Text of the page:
The exhibition featured two works that used chairs, which is maybe an attempt to place Malaysian conceptual art alongside Joseph Kosuth’s genre-defining “One and Three Chairs“, or maybe they were just chairs. It was at the second one, Mohd Farizal Puadi’s Don’t Touch, where I started thinking about object empathy w/r/t the artassignment video, because it seemed to answer the video’s assignment in a more elaborate way. It’s like the artist dissembled the entire chair neatly, just to put each individual piece into glass, and then attempt to assemble the glass-encased parts back together again—for no apparent reason other than to see if he could. The chair is close to being perfect, but when viewed closely, you can see the places where the pieces don’t fit quite right—maybe through a small oversight, but maybe because they are irreparably so. Not just because they’re now encased in glass, but because the individual pieces, once separated, simply resist being artificially joined back together again, no matter how neatly they were disassembled. Object empathy is exercised in the attempt to fix it again, but also in accepting its limitations, and sanctifying those limitations in glass.
I keep going back to the naming/categorization of this exhibition, and how unsuitable the categorization of “installation” is for most of the works shown. It really seemed to be largely sculptures, and the only work I could probably describe as installation is one of the first works you see when you enter the gallery, which is Yee I-Lann’s Kedai Commemorate. The fact that this work takes the first room suggests the curators’ own awareness of the exhibition’s categorical shortcomings—placing Kedai in the starting room is a kind of pre-emptive apology, I guess. Yee I-Lann’s work isn’t a sculpture of people like the rake-and-cullender family, rather it’s a suggestion of people. Rows of school pinafores line the left walls, while lines of commemorative paper party plates line the right and strung up on the ceiling are clotheslines drying good morning towels. They all combine to suggest a life that’s relatable to a huge number of Malaysians, except the people are missing, and the only tangible sign of a “life” are the words printed across all the objects proclaiming, “MALAYSIA IS DEAD! LONG LIVE MALAYA!” Rather than the sculpting of an artwork for exhibition in a space, installation considers the space to be fundamental to the art.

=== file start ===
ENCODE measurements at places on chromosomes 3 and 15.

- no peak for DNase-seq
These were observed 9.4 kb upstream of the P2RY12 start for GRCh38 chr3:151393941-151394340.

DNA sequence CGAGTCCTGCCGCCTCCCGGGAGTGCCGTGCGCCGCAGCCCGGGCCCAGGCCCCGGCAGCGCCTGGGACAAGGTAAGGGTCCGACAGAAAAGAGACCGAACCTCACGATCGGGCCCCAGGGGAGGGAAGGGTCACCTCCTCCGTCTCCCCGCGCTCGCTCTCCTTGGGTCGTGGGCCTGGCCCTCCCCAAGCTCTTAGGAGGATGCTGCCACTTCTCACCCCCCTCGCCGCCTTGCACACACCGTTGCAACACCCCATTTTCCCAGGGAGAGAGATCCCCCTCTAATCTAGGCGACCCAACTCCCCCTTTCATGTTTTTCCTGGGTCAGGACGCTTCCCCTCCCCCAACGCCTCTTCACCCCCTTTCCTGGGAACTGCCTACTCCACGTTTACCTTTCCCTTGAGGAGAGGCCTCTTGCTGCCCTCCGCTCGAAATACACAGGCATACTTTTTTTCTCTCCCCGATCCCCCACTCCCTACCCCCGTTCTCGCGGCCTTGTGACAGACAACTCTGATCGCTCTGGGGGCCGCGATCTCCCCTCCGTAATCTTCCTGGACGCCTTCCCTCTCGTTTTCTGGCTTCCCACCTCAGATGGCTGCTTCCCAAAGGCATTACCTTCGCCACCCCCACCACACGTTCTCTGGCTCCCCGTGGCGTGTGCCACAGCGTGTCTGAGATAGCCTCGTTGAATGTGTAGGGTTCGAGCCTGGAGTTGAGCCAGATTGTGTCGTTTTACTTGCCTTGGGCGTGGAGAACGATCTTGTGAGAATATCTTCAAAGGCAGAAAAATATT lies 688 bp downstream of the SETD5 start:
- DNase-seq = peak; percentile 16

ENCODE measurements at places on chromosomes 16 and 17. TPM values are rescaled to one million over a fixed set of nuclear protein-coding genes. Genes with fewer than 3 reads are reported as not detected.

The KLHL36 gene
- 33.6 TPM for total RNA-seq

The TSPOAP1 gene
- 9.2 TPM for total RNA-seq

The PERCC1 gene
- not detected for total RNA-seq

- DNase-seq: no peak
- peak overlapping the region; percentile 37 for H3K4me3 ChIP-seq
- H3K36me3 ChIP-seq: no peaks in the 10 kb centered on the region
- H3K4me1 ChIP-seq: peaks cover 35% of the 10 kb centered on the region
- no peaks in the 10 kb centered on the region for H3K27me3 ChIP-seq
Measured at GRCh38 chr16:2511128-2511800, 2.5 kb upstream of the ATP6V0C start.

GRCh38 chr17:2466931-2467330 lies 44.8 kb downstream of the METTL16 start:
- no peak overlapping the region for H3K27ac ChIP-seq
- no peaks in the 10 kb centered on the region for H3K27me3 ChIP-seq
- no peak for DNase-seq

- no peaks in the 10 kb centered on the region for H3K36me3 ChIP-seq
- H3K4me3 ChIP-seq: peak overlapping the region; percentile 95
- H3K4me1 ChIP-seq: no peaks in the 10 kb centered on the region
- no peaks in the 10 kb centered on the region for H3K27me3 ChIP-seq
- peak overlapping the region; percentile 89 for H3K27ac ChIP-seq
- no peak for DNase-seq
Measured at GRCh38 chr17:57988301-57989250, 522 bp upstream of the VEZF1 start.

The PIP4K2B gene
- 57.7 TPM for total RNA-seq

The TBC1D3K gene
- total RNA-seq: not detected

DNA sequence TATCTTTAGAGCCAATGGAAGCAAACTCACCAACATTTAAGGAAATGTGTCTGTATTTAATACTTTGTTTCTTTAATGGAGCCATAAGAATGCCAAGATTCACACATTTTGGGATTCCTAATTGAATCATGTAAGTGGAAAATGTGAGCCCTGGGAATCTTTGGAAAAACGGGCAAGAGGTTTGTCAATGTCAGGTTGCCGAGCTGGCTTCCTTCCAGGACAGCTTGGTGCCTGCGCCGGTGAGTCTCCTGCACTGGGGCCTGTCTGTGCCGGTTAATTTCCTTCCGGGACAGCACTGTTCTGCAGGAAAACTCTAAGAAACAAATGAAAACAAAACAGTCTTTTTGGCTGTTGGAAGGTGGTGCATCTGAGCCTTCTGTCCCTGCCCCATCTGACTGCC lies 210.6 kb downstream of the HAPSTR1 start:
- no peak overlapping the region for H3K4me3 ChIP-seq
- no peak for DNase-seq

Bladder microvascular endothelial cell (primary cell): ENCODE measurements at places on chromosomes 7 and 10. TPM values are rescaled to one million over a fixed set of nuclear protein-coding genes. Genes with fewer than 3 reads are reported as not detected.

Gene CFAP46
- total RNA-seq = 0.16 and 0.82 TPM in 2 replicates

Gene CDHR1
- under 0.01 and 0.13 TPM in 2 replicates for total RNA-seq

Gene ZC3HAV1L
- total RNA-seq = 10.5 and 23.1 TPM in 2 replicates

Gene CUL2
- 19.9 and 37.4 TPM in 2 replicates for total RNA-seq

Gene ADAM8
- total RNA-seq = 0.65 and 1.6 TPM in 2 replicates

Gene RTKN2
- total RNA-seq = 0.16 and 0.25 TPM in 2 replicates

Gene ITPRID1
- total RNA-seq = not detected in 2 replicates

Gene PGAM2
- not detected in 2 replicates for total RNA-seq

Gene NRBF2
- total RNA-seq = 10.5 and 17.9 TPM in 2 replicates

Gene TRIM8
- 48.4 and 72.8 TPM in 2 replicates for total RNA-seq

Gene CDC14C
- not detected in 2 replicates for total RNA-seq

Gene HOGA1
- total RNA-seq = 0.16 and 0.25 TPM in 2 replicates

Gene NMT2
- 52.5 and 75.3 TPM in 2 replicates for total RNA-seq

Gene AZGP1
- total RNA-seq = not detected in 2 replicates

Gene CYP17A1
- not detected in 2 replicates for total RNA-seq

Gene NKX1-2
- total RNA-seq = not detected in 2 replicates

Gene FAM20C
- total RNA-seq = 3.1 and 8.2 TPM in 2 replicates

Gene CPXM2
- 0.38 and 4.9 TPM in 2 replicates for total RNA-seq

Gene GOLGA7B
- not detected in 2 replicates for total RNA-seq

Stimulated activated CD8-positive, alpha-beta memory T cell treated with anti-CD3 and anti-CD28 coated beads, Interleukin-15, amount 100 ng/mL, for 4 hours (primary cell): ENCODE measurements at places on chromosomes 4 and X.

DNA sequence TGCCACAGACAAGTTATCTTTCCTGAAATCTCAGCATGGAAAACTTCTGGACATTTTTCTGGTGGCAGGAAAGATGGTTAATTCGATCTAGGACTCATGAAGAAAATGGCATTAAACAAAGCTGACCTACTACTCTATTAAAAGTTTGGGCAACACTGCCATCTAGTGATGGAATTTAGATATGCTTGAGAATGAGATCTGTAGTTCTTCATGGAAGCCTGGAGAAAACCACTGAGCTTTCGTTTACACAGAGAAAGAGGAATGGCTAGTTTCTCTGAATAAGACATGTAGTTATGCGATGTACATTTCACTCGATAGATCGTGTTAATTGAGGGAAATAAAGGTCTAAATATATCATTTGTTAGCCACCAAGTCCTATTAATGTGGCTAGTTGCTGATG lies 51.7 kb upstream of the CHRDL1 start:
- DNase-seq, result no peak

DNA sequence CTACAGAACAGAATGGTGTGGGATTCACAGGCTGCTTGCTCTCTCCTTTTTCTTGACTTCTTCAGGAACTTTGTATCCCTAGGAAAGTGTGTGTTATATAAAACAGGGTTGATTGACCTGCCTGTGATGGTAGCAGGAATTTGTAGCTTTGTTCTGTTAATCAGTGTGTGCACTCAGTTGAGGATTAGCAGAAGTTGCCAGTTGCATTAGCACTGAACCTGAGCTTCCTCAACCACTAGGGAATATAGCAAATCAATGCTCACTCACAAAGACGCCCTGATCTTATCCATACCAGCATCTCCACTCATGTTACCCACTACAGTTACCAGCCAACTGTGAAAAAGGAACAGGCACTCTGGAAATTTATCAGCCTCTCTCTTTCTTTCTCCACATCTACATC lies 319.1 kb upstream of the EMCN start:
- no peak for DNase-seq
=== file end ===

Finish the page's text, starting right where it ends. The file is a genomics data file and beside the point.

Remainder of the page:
I left the exhibition thinking about people, and our relation to the inanimate objects that make up our lives. From the inanimate “people” to the chairs to Kedai, what struck me was the artists’ tendency to depict [human] life, even when using mediums that resist artistic utilization (i.e. vs. painting/drawing/photography in which you can literally depict human life), as if our way of empathizing with these objects, or as if the unrealized dream of these objects, which we aim to fulfil, is to metamorphosize them into being a person.